Making a House a Home: The True Beauty of Bespoke Design

I knew when I began researching designers I’d no desire to have some, however highly recommended, interior designer turn up at my door with fabric switches and ‘a vision’. Equally, I was concerned about the pomp and cost of all things ‘bespoke’, but I needn’t have been; to paraphrase something I heard interior designer Ceila Sawyer state quite concisely whilst presenting the BBC TV show Your Home in Their Hands, ‘a good interior designer designs with the client in mind, not their own ego’.

This is something I am continuously failing to find in ‘lamp designers’, such as Lassie Klein and Jethro Macey. Both Klein ‘s ‘alien lamps designs’ and Macey’s ‘coin lamp’ regularly feature in ‘best lamp design’ blogs, articles and lists. I fail to see why. Yes, their lamps function, but what I find lacking in both is honesty; Macey’s ‘coin lamp’ for example, requires a coin to be inserted into it in order for it to light up, whilst Klein’s ‘alien lamps’ are simply toy-like UFO designs that emit light. I have seen both hailed online in my search for a genuinely ‘innovative’ lamp designer, but I am yet to find either a coin or alien lamp featured in any home I have ever entered. And, that, for me proves my point, or rather it expounds Leonado DaVinci’s point, when he stated: ‘Simplicity is the ultimate form of Sophistication’.

Alas, my search for suitable lighting goes on. Fortunately, that is not the case when it comes to furniture design. After falling in and out of love with numerous furniture designers over the years, I realised that love quite simply is not enough; however hard I have loved a designer, affording to express that love is by-and-large, beyond my means (if I want to furnish my home and not simply make an exhibition of individual items). Further, there’s the problem of making a designer’s vision work inside of my home. Apparently, my home is very differently shaped to the minds’ and imaginations’ of the designers I have attempted to ‘collect’. Consequently, I’ve – myself – had to demonstrate my own creativity and seek alternative options, discovering in the process furniture designers like, Barbara Genda.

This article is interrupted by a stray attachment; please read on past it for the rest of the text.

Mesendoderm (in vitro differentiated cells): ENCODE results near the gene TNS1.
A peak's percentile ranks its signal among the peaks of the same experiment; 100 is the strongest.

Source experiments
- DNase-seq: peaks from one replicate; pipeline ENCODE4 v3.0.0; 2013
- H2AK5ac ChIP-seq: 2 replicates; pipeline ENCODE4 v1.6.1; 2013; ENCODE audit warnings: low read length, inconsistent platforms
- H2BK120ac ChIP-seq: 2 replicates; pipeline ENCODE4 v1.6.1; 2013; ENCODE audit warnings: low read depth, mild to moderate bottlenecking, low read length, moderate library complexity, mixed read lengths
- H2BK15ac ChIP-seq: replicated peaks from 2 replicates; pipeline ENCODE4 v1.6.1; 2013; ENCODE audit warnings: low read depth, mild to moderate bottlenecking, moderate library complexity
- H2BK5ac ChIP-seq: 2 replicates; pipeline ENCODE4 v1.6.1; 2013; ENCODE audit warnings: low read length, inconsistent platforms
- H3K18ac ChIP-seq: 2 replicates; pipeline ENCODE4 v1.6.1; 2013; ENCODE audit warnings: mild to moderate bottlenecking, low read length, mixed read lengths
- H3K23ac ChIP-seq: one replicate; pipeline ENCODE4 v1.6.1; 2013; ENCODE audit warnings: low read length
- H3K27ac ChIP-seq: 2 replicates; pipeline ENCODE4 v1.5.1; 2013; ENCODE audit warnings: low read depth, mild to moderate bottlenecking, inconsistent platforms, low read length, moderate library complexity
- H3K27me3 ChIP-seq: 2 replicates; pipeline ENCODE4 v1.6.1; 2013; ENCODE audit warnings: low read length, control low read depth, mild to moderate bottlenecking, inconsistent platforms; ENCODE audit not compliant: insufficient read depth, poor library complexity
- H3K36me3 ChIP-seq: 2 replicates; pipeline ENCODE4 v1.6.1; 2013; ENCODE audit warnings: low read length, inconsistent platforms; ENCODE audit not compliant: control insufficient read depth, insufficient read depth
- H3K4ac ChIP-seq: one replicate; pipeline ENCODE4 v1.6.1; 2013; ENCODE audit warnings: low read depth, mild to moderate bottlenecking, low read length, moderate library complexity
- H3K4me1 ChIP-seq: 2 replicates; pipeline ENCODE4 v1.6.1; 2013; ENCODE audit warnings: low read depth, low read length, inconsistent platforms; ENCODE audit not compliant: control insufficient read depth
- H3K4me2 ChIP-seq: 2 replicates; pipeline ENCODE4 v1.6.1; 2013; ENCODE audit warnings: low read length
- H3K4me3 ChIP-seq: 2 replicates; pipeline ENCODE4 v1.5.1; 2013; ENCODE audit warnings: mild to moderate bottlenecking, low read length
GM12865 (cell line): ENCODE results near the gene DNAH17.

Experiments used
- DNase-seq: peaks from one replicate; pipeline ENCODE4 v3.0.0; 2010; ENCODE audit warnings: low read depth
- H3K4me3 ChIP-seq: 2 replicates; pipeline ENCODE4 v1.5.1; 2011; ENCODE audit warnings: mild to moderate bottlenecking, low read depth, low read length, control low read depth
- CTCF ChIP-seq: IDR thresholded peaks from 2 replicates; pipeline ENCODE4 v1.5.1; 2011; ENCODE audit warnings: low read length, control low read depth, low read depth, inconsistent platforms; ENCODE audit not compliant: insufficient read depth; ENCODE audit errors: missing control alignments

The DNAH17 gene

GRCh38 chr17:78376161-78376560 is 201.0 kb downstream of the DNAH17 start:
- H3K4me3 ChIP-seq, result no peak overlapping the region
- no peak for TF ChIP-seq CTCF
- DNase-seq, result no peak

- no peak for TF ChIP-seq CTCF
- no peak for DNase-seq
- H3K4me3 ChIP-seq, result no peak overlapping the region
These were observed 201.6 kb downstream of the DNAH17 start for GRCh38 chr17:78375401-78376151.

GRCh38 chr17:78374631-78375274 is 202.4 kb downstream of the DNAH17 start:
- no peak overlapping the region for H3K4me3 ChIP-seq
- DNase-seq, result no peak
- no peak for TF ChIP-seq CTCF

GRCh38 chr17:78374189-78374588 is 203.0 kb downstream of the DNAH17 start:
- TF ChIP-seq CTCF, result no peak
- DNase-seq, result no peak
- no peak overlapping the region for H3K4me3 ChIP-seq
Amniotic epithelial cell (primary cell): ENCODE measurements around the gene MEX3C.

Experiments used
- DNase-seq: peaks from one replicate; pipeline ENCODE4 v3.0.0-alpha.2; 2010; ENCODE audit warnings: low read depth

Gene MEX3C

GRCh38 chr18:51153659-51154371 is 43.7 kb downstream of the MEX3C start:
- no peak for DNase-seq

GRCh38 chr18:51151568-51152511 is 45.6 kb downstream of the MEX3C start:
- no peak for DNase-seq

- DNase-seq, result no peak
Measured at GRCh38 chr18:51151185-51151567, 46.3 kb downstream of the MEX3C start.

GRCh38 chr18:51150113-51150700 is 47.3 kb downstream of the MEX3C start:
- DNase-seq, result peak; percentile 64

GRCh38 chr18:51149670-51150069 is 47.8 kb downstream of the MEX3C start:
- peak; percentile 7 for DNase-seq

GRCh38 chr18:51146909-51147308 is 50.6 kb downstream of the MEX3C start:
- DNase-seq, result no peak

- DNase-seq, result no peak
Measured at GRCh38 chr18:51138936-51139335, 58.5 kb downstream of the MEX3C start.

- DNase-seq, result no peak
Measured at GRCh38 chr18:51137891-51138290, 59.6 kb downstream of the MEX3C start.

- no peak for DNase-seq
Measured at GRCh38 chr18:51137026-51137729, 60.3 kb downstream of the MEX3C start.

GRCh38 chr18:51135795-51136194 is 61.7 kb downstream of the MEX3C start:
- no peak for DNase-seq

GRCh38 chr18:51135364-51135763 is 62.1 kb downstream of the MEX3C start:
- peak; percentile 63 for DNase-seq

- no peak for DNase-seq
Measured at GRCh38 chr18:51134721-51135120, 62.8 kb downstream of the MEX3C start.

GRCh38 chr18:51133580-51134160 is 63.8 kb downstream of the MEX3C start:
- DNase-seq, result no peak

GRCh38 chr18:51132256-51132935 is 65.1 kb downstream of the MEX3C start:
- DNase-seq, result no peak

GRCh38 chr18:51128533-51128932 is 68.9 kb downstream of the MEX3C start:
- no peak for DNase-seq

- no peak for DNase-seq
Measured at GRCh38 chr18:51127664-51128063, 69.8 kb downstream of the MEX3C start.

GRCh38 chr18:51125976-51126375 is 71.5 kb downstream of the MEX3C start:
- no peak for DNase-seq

Barbara Genda is a well known furniture designer, having set up her bespoke furniture business, ( in London back in 2000. In a nut shell, Genda recognises that ‘Given the economic climate and the cost and difficulty in moving house, many people are looking to increase living space by building clever storage’. I’m quoting her directly from an article featured on The West London Living website. Genda has achieved something so many of the world’s best known lamp designers probably never will. Many of us ‘non-artists’ refer to this as ‘common sense’.

There is nothing pretentious or exorbitant in design, intrinsically; good design in fact, achieves the opposite. Nothing well designed forces any statement of its maker, and that is why I am loving this emergence of bespoke furniture designers, such as Barbara Genda. That isn’t to say design cannot imply or suggest; furniture design is not a matter of fun or function, but equally, homes are not one standard size, shape or space and neither are their inhabitants. And that is exactly my point; use of colour or choice of material(s), for example, may embellish and celebrate functionality, but they must never over shadow it.

Ultimately, whatever you pick or simply ‘put up with’ furniture-wise, one thing is for sure– it will reflect far more than perhaps most of us realise. It has taken me a life time, literally, but my house is finally my home. Suffice to say, what I failed to find in all the catalogues I’d begun stock piling and showrooms I’d taken to haunting, I found, in furniture, in function and in design – namely, bespoke, innovative, creative design. The whole point of bespoke design is that it is created not just with the designer in mind, but to reflect you, your personality, your needs and your ‘vision’. Hence, the ultimate beauty of bespoke furniture will always be that it does not require you to conform or submit to the ego or vision of any one designer.

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